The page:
Alan Ayckbourn on Marriage (—)

I don't think it's really just marriage I'm a pessimist about. Or, indeed, that I'm such a pessimist as might appear in my plays.
In general I tend to write about relationships that don't work because they are dramatically more interesting. Nothing surely could be more boring on stage than to watch a totally contented couple sitting for two hours sharing a private happiness which, by its very nature, excludes us the audience. There was an exception to this when I tried to write about the most perfect couple, namely Richard and Anthea in Joking Apart. Inevitably, the play became about the other characters, Sven, Olive, Hugh and Louise and their reactions to this perfect happiness.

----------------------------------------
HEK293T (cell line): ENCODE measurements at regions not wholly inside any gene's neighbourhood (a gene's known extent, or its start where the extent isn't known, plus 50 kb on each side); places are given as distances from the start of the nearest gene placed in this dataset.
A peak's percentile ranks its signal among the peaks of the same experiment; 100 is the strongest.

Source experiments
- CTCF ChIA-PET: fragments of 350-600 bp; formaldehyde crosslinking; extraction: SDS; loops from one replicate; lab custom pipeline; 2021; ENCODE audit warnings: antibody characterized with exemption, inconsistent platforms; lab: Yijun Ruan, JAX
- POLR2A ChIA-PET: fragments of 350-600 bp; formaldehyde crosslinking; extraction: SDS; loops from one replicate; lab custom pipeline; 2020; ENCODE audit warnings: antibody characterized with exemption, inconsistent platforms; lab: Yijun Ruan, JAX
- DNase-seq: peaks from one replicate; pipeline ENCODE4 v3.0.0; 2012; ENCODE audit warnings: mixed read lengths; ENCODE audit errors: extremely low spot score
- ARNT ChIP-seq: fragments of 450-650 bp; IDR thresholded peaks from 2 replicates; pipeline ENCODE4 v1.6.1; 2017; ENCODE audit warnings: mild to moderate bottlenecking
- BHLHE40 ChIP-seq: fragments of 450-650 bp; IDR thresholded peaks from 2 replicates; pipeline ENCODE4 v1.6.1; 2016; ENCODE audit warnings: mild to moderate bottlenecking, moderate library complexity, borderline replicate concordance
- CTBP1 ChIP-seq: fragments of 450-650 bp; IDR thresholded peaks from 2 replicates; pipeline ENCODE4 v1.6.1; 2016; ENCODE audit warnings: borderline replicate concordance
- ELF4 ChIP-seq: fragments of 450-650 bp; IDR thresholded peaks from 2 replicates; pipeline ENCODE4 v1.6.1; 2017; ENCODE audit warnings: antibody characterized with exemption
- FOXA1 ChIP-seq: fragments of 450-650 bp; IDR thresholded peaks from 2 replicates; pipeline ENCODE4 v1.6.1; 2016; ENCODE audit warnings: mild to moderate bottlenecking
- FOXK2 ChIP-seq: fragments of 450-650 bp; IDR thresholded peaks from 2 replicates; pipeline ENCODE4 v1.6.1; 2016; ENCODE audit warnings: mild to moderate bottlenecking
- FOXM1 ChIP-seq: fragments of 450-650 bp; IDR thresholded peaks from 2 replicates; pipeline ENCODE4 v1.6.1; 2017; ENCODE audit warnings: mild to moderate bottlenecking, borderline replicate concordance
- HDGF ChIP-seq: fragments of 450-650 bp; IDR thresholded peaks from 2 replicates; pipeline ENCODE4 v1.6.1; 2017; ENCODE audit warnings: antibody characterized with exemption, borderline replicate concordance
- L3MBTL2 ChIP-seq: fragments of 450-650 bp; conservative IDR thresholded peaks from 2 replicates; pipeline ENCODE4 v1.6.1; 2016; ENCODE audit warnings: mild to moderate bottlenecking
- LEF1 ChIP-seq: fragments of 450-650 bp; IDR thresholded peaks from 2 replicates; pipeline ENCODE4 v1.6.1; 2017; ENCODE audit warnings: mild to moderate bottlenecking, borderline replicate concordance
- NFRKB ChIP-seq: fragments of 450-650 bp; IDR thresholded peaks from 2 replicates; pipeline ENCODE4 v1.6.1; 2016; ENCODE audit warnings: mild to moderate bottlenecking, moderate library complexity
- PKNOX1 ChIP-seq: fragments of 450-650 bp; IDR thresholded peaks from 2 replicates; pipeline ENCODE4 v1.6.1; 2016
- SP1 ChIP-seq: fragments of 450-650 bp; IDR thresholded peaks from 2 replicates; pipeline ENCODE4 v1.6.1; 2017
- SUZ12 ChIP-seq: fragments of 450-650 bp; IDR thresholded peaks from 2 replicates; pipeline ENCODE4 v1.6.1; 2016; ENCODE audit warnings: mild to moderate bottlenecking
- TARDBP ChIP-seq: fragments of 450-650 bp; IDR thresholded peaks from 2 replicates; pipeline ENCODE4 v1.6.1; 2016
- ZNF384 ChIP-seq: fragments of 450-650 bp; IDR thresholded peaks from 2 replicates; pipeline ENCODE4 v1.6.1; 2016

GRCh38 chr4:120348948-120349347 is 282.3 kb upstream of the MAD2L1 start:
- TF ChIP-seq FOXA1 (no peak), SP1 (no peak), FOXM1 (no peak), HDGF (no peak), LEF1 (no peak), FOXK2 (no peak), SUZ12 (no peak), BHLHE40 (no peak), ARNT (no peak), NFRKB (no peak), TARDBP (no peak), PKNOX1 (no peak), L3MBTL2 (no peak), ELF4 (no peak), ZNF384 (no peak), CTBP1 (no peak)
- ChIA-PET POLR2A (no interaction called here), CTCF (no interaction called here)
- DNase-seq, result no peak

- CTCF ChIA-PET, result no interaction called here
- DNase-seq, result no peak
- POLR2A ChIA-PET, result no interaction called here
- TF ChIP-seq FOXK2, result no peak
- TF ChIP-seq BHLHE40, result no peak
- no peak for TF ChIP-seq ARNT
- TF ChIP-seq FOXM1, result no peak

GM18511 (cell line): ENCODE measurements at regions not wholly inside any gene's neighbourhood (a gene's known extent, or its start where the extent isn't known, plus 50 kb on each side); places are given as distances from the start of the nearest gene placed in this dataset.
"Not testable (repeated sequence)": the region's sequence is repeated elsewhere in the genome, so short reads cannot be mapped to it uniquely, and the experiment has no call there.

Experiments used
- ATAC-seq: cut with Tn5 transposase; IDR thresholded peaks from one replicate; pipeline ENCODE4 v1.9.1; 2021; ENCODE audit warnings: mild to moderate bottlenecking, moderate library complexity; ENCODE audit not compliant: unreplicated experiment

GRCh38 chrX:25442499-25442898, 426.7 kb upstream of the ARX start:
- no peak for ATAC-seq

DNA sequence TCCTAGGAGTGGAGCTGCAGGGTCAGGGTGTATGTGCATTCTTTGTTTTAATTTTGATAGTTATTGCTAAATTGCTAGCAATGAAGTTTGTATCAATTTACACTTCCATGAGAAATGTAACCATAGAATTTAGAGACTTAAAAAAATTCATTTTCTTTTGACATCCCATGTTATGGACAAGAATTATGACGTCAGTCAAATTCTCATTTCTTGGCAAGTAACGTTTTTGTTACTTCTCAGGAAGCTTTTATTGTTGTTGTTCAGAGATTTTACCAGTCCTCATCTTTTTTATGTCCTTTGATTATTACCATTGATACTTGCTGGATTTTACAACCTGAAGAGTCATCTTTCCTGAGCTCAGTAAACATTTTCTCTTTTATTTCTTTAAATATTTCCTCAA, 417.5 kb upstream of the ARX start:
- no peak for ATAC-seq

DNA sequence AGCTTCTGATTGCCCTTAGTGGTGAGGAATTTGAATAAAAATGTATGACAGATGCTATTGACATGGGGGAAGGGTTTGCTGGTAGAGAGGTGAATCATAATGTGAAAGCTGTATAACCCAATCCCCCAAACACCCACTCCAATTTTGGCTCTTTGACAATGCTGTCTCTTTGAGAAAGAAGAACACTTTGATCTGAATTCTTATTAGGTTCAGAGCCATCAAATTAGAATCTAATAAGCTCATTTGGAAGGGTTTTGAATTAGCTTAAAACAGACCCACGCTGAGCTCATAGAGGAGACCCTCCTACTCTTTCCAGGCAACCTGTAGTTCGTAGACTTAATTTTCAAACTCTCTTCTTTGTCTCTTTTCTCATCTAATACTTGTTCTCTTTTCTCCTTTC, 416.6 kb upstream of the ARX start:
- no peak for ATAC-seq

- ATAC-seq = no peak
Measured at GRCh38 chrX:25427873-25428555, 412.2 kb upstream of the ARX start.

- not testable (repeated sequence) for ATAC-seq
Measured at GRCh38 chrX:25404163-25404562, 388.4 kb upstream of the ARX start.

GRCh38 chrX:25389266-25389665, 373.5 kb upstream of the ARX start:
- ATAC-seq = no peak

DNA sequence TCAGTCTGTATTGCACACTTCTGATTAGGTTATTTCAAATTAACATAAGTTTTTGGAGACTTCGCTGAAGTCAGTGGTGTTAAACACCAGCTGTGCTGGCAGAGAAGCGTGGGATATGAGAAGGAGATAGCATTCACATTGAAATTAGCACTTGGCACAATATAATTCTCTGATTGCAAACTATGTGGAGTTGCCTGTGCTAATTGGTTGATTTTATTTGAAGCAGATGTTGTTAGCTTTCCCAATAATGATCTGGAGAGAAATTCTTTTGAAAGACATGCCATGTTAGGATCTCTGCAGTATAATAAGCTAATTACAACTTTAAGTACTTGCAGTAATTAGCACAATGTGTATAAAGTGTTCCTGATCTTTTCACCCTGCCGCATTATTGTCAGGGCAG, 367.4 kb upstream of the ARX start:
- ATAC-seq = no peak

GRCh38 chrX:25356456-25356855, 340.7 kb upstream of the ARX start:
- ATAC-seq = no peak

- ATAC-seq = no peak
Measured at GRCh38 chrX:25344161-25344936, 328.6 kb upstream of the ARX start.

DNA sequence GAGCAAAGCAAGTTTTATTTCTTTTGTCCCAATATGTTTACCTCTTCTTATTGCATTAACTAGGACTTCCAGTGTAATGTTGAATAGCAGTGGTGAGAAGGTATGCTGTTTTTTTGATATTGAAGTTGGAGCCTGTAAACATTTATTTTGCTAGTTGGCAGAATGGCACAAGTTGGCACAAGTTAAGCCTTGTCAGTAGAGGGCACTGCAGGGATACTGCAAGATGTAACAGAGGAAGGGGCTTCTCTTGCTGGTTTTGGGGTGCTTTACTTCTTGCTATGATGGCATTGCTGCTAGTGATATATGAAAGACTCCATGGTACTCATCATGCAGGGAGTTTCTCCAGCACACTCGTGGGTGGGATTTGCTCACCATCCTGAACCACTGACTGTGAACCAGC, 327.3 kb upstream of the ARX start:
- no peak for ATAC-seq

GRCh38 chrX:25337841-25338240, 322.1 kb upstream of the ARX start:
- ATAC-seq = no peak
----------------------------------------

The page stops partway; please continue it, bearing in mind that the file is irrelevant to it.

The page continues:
Secondly, I feel that marriages themselves, contracted as they are mostly at a time when their participants' personalities have barely developed, make quite fearsome demands. Promises of fidelity for periods of sixty or seventy years are for most of us wholly unreal. Even dangerous. Several things can happen. Either, by a miracle, the couple turn out to be perfect for each other or at least develop the fortitude to put up with each other for the rest of their lives. Or they grow dissatisfied with each other but because of their vows determine to stick it out grimly, each nurturing an increasingly suppressed resentment and disappointment as they do so. Or both chose to ignore their vow (or usually one of them does) and settle for a life of extramarital bliss. This probably leads in turn to unhappiness for at least three people, not to mention any children concerned.
Yes, on second thoughts, maybe I am a pessimist.

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